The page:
Ofcom suggests compensation for landline and broadband users

Ofcom compensation plan 2017British telecom regulator Ofcom today suggested compensation for landline and broadband customers when things go wrong.

As per the latest consultation paper from Ofcom, broadband service providers need to compensate for slow repairs, missed deadlines and appointments.

In response to Ofcom’s plans, BT, Sky and Virgin Media have jointly put forward a draft proposal to introduce automatic compensation through a draft voluntary industry code of practice. At this stage, Ofcom does not consider that this proposal sufficiently meets our concerns, when quality of service falls short.

Ofcom said UK’s broadband customers would be entitled to automatic compensation, without going through a lengthy and difficult claims process.

Consumers can get compensation:

# If their landline or broadband is not fixed quickly enough after it has stopped working

# If their new landline or broadband service is not up and running on the day promised

# If an engineer doesn’t arrive for an appointment as scheduled

Ofcom estimates that up to 2.6 million additional landline and broadband customers could receive up to £185 million in new compensation payments each year.

“When a customer’s landline or broadband goes wrong, that is frustrating enough without having to fight tooth and nail to get fair compensation from the provider,” said Lindsey Fussell, Ofcom’s Consumer Group Director.

Today’s proposals apply to fixed broadband and landline telephone services. Ofcom analysis shows that mobile companies make significant compensation payments to customers and we estimate that less than 1 percent of mobile customers lose service for more than 24 hours.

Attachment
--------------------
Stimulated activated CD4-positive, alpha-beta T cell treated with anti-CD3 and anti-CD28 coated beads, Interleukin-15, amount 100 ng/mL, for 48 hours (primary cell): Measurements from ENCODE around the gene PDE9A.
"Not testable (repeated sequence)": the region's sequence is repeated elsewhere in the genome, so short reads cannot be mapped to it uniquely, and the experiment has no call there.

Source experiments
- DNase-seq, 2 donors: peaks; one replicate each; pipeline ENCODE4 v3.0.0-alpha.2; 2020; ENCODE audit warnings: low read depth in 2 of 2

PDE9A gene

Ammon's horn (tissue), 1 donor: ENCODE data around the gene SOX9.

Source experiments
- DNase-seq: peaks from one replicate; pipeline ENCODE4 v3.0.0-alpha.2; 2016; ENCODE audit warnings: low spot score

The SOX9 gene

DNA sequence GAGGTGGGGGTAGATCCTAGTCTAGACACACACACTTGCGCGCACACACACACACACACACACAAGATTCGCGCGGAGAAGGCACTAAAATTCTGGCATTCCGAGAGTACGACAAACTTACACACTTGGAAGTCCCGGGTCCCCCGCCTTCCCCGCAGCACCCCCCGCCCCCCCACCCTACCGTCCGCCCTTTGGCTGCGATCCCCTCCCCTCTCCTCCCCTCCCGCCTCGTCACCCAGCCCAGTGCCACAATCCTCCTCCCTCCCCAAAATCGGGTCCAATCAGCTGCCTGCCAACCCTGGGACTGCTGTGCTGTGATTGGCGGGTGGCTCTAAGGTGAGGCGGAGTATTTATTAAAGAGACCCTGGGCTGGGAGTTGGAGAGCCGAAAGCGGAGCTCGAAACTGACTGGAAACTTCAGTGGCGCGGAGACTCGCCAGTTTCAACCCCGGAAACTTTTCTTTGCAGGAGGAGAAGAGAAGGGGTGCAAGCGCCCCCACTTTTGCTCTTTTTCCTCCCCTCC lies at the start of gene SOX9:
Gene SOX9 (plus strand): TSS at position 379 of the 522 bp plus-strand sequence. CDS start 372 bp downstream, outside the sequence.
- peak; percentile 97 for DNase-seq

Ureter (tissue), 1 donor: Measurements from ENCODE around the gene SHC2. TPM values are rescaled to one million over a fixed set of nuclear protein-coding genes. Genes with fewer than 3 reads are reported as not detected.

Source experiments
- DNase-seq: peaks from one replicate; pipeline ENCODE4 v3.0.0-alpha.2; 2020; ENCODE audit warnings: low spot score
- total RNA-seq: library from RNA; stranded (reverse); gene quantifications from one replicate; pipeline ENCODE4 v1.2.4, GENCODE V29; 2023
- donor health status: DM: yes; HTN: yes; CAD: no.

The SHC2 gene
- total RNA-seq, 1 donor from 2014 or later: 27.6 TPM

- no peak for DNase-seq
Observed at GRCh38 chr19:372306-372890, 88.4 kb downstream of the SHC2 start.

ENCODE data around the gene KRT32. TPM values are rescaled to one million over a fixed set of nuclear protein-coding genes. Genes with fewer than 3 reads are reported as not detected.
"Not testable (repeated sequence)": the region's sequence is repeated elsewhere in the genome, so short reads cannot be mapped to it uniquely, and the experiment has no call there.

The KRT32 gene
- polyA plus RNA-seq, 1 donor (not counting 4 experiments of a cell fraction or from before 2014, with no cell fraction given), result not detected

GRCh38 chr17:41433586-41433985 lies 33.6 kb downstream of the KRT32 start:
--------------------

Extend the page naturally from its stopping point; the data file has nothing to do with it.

While most consumers are generally satisfied with their telecoms services, a significant minority still experience problems.

There are 5.7 million cases of consumers experiencing a loss of their landline or broadband service.

Engineers failed to turn up for around 250,000 appointments. Around one in eight landline and broadband installations were delayed (12 percent), affecting more than 1.3 million people.

One in four people (26 percent) who experienced a missed appointment have taken a wasted day off work to wait at home for an engineer.

Compensation payments are currently given ad-hoc to a minority of those suffering problems (in up to 15 percent of cases).

Around one-third of small and medium-sized enterprises choose residential landline and broadband services and would also benefit from our compensation proposals.

Ofcom proposes that all SMEs should benefit from clearer, more detailed information upfront about the service on offer – including whether they are entitled to compensation, and how much, when problems occur.

Currently, there are 7.2 million instances where landline or broadband customers suffer delayed repairs, missed appointments or delays to new installations. Financial compensation, totalling around £16.3 million, is currently paid out in 1.1 million of these cases.